Something I forgot to mention in my previous post about Tim McElvaine is him quoting Chris Davis' grandfather, founder of the Davis Select Funds:

    "You make most of your money during a bear market; you just don't realize it at the time."

    That should certainly strike a chord in you and me. As McElvaine says in the same June 30 letter to partners, "we make our money on the purchase." I've heard real estate investors say something similar -- "I make my money on the purchase, not the sale."

    Now, as McElvaine writes -- and virtually every value investor knows these days -- just because you buy a stock at a good price doesn't mean it won't be selling for a great (read: lower) price after you own it. The risk is that maybe you misjudged the price and the margin of safety. But if not, this is where we separate the men from the boys (and I should add the women from the girls). We invest with conviction and weather the headwinds. If we're right, the value ultimately gets realized by the market and we've scored a winning investment.

    Over time, that is.

    Time can move painfully slow. That's always been the case in testing the patience of investors. And the Internet just multiples that effect many times over. Gone are the days when an investor waited to check stock prices in the tables in the morning paper. And looked at their brokerage statement arriving in their mailbox once a month.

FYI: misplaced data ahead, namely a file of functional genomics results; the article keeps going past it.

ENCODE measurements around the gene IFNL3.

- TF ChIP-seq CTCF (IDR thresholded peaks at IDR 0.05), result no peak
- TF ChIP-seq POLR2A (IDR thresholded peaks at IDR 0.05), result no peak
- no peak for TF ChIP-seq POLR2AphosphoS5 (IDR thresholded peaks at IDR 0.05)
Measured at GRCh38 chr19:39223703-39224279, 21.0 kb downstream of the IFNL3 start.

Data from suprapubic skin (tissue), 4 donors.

Now you can check stock quotes constantly, look at your brokerage account online and trade it anytime you want, and even sign up for news updates about any stock to be emailed to you as they happen.

    Don't get me wrong, I love all that stuff. I do try to stay away from it all except for at most a couple times a day (it's part of my personal approach to time management). But sometimes a news event will happen and it later seems like it occurred a month ago -- then I discover it actually happened last week. As in a few days ago. So I think we can count on the Internet to make riding out this Bear with patience a more trying task. At least for me.

    I was reminded on value investors being early on things when reading Jonathan Davis' (no relation to Chris Davis as far as I know) appreciation of John Templeton in the Financial Times the other day:

    Many widely held opinions about Mr Templeton’s investment record turn out to have been oversimplifications. For example, while he is famous for buying into the Japanese stock market in the 1960s when no other investors would touch it, less well known is that he sold out many years before the Tokyo market peaked in 1989 – a decision that caused him a lot of soul-searching thereafter.

    And this bit about meeting Sir John 5 years ago: